In Greek mythology, the Lernaean Hydra (Λερναῖα Ὕδρα / Lernaīa Hýdra) was an ancient and ruthless chthonic water monster in the form of a polycephalic serpent (whose number of heads ranges from three, five, seven or nine to a hundred, and even ten thousand depending on the source) and poisonous breath that Hercules killed in the second of his twelve labors.
The Hydra possessed the virtue of regenerating two heads for every one it lost or had amputated, and its lair was the lake of Lerna in the gulf of the Argolid (near Nauplia), although archaeologists have confirmed that this sacred place predates even the Mycenaean city of Argos, for Lerna was the site of the myth of the Danaids. Beneath its waters was an entrance to the Underworld that the Hydra guarded.
The Hydra was the daughter of Typhon and Echidna and in some traditions was the mother of Chimera. She was raised by Hera under a plane tree near the Amimone spring at Lerna. She was said to be the sister of the lion of Nemea and thus sought revenge for his death at the hands of Hercules. This is why she was said to have been chosen as a job for Hercules, so that Hercules would die.
The Hydra had many parallels in ancient Middle Eastern Religions. In particular, Sumerian, Babylonian and Assyrian mythology celebrated the deeds of war and the hunter-god Ninurta, whom the Angrim credited with slaying eleven monsters on an expedition into the mountains, including a seven-headed serpent (possibly identical to Mushmahhu) and Bashmu, whose constellation (despite having only one head) was later associated by the Greeks with the Hydra.
The constellation is also sometimes associated in Babylonian contexts with Marduk's dragon, the Mushhushshu.
Hydra Dragon's Death at the hands of Heracles (Hercules).
After arriving at the swamp near Lake Lerna, Heracles and his nephew Yolaos began fishing for bass in the pool the reeds, they covered their mouths and noses with a cloth to protect themselves from the poisonous breath of the Hydra. Herakles shot flaming arrows into the monster's shelter (the fountain of Amimone) to force it out.
He then confronted it with his sword and began to cut off all nine of its heads. But every time one was cut off, another one was reborn in the same place stronger than the previous one. His nephew helped him by burning the neck of the severed head so that another would not be reborn.
In the end, the Hydra died headless and Heracles dipped the tips of his arrows in the blood of the Hydra so that they would be deadly to those he wounded (among them Nessus).
The details of the confrontation are explained by Apollodorus: Warning that he could not defeat the Hydra in this way, Herakles asked his nephew for help. The latter had the idea (possibly inspired by Athena) of using burning cloths to burn the stump of the neck after each decapitation, cauterizing the wound and thus preventing the two new heads from sprouting.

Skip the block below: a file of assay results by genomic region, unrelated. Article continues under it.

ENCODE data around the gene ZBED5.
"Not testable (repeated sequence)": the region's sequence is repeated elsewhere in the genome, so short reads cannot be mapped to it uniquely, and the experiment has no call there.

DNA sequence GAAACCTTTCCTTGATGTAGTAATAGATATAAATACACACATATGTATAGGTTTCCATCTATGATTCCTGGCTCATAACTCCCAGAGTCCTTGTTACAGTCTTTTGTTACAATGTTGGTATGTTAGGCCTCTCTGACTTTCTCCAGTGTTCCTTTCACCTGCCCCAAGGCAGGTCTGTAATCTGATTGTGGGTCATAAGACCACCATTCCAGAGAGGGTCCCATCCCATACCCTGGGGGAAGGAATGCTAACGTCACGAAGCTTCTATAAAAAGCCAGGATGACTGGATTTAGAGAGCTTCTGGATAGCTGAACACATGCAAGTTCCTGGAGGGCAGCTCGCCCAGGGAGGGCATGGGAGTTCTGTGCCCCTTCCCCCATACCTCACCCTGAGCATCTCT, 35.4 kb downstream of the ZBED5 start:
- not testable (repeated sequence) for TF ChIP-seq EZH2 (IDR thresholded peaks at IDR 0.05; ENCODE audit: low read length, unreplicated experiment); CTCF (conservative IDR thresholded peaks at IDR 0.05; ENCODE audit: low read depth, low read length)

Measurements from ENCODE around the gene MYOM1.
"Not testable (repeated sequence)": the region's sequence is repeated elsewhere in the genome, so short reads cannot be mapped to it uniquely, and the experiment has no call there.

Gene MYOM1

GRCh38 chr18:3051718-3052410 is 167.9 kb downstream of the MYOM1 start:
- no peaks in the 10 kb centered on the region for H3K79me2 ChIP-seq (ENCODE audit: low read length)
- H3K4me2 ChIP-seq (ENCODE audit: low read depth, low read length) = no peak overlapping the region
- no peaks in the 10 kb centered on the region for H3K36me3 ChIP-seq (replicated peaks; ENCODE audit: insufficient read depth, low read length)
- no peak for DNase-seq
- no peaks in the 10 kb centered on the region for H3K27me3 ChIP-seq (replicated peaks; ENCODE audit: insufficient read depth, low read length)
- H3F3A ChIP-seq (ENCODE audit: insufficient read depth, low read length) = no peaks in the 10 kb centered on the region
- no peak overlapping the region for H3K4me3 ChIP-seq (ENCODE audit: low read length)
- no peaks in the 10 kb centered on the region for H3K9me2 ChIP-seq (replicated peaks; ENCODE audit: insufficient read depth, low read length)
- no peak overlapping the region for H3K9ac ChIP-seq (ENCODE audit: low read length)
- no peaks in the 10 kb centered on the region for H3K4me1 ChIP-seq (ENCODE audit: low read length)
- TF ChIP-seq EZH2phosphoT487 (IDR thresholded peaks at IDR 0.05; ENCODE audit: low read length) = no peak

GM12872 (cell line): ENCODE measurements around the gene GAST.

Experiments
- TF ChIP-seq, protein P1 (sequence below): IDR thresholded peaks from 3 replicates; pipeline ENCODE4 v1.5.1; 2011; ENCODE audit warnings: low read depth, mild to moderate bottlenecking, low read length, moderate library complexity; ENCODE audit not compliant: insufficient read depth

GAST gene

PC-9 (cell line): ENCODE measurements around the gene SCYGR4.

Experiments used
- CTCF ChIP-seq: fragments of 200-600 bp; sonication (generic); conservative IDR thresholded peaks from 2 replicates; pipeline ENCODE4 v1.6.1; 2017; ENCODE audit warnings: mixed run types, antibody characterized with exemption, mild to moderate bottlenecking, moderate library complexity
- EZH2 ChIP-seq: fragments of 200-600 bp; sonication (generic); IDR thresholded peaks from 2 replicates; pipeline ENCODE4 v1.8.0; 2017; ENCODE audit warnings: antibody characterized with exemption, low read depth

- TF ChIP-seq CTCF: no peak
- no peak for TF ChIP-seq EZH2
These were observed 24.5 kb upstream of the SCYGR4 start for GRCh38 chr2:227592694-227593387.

Heracles cut off all the heads and Yolaos burned the open necks, thus killing the Hydra. Herakles then took his one immortal head and buried it under a large rock on the sacred road between Lerna and Eleunte, dipping his arrows in the poisonous blood of the Hydra and thus completing his second work.
In an alternate version, Hera sent a crab to bite Heracles' feet and hinder him, hoping thus to provoke his death. However, Heracles crushed the crustacean and continued to fight the Hydra. Therefore, the queen of Olympus set the crab in the starry heavens as the constellation Cancer.
When Eurystheus, the king who assigned the labors to Herakles, learned that it had been his nephew who had given him the torch, he declared that he had not completed the work alone and therefore did not count toward the total of ten labors assigned to him. This mythical element is an ambiguous attempt to resolve the conflict between the ancient ten labors and the more recent twelve.
Artistic representations of Hydra Dragon
- The Spanish painter Francisco de Zurbarán painted ten canvases on the labors of Hercules, one of them being the death of the Hydra of Lerna at the hands of Hercules, which is in the Prado Museum.
- Romanesque capitals in the Church of Santa María de Bareyo (Cantabria)
- Film Jason and the Argonauts (1963), directed by Don Chaffey.
- Disney's Hercules movie (1997)
- Percy Jackson book: The Sea of Monsters
- Percy Jackson's Book: The Mark of Athena
- Percy Jackson Movie: Percy Jackson and the Lightning Thief
- Movie Hydra (2009)
- The video game God of War (2005)
- The video game Dark Souls (2011)
Hydra Dragon's Constellation
Mythographers tell that the Hydra of Lerna and the crab were put in the sky after Herakles killed them. Hera placed the crab in the Zodiac to follow the Lion, creating the constellation Cancer. When the sun is in the sign of Cancer, as the boreal summer and austral winter officially begin, the constellation Hydra has its heads nearby.